“For they being ignorant of God’s righteousness, and going about to establish their own righteousness, have not submitted themselves unto the righteousness of God.” Rom. 10:3
WHAT is man’s own righteousness, the best that he ever made, but the hewing out of a created cistern, in the place of the infinite fountain? His obedience, at best, must be but a partial and an imperfect one; and, failing in a single point, entails eternal despair. “For whoever shall keep the whole law, and yet offend in one point, he is guilty of all.”
But not only is it shallow and contracted, it is also a “broken cistern.” It can hold no water of life or of peace, of consolation for of joy. In vain his spirit, tormented with guilt and agitated with fear, repairs to it for satisfaction and repose—it supplies it not. Let a man, for example, who is thus seeking salvation by the law, take the holiest day in the calendar of his life; let it be as free as it is possible for a fallen creature to make it from sin; let it be filled up with religious duties and services—it closes, and the curtains of night have drawn around him. Reposing on his pillow, he throws forward a glance into the eternal world—he thinks of the holy God, of the righteous law, of the solemn judgment, and the question, “What if this night I should be summoned to stand before my Judge!—what if to-morrow’s sun should rise upon my corpse, and I, a departed spirit, should be mingling with the dread realities of an unseen world?”—and he trembles and turns pale. What! has not his best obedience, his holiest day, his strictest observance, brought peace to his conscience and quietness to his soul? What! does no bright hope of glory play around his pillow, and no loving, peaceful view of God cradle him to rest? Ah, no! He has “forsaken the fountain of living waters, and has hewed him out a cistern, a broken cistern, that can hold no water,” and his night closes in upon him with the drapery of hopeless gloom.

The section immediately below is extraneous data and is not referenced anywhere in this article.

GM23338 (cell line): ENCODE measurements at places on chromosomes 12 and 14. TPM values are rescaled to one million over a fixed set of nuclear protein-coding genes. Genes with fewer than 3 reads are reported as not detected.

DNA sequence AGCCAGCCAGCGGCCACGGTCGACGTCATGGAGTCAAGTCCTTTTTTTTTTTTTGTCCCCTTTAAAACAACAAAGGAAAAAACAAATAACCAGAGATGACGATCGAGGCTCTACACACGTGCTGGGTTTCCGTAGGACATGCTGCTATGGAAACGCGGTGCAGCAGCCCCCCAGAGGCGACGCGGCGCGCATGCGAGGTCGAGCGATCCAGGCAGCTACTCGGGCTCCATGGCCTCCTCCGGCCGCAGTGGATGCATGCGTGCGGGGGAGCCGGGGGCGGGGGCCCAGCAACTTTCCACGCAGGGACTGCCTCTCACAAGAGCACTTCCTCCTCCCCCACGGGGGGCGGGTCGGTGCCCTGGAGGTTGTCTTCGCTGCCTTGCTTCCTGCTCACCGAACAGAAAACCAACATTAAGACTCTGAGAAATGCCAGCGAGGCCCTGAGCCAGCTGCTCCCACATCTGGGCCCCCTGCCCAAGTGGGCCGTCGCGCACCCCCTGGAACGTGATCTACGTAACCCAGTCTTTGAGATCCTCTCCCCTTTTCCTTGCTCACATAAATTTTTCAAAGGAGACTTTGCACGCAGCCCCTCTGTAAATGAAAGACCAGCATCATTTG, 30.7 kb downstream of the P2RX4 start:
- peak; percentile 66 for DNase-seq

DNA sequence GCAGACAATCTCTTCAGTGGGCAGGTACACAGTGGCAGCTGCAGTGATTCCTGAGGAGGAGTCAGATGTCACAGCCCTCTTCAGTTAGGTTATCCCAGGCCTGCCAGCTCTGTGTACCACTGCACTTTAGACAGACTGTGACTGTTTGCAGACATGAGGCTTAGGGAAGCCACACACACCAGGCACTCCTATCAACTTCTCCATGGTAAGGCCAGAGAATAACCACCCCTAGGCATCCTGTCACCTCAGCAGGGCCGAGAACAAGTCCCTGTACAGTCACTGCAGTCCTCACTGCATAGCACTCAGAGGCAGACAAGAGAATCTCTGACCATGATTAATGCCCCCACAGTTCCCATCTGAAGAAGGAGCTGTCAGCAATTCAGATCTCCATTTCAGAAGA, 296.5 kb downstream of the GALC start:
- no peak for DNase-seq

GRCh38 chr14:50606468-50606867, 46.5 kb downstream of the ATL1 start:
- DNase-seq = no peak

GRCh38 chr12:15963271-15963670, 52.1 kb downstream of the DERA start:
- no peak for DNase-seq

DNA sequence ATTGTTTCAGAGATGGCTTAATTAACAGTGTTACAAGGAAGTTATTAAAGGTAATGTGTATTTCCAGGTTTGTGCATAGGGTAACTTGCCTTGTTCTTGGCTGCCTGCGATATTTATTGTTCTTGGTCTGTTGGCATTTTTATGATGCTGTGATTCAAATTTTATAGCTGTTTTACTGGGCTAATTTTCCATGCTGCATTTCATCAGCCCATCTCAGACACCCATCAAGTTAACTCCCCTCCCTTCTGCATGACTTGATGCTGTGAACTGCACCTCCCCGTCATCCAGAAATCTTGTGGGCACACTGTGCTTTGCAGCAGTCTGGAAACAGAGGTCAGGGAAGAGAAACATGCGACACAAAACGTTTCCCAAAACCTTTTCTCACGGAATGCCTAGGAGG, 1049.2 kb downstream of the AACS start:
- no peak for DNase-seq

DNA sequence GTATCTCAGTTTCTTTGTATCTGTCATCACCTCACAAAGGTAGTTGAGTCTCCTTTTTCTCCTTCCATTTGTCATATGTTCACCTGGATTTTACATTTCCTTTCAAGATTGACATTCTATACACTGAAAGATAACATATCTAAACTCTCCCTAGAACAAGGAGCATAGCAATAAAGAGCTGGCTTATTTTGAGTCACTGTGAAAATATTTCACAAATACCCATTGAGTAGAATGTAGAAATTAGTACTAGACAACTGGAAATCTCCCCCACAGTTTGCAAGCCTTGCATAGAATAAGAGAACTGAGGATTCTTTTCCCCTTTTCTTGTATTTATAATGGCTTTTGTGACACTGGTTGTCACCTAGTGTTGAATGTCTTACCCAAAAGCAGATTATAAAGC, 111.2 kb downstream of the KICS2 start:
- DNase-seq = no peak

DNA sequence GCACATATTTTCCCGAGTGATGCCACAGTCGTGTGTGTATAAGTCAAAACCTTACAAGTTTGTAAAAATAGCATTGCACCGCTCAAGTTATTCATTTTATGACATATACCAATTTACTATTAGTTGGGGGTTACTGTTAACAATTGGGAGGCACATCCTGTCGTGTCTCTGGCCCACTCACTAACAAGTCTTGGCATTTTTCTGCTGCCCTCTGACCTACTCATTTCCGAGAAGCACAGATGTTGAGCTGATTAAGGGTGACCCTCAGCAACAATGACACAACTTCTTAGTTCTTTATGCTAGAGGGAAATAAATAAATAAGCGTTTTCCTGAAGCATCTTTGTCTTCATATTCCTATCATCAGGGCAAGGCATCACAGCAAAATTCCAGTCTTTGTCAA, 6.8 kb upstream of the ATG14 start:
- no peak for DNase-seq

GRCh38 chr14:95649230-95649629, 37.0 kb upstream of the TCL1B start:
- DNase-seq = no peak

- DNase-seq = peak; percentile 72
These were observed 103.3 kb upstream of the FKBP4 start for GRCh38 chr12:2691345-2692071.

To you, reader, is this solemn word now sent. Ah! while your eye has been scanning this page, has there not been in your heart the secret conviction of its truth? You have forsaken the righteousness of God, and for years have you been digging into the law, hoping thus to find in its strictest observance some well-spring of life and peace to your soul. But all your toil has been in vain, and all your time misspent. And why? because “by the works of the law should no man living be justified.” As true peace only flows through the channel of justification by faith, turning your back upon that channel, there is, there can be, no peace for your soul. Oh that this voice, now sounding in faithfulness on your ear, might awaken you to a sense of your delusion and your folly, and win you to the “good and the right way.” Oh that you might be persuaded to abandon the implements of a self-wrought righteousness, with which you have so long fruitlessly labored, and just as you are—poor, guilty, vile, helpless, and hopeless—betake yourself to the “righteousness of God, which is by faith of Jesus Christ.” The law is a “broken cistern;” it holds no sweet waters of salvation, it gives out no streams of peace. But the Lord Jesus is a living fountain. He is the “end of the law for righteousness to every one that believes.” He has brought in a new and an “everlasting righteousness,” for the full justification of poor sinners, such as you.
Abandon at once and forever the broken cistern of a creature-righteousness—too long has it allured but to deceive you—and repair to the fountain of a Divine righteousness, which never has and never will deceive a believing sinner. Drink, oh drink, from this life-giving fountain. Here are peace, joy, confidence, and hope. Clothed in this righteousness, you can look your sins in the face, and death in the face, and fear nothing.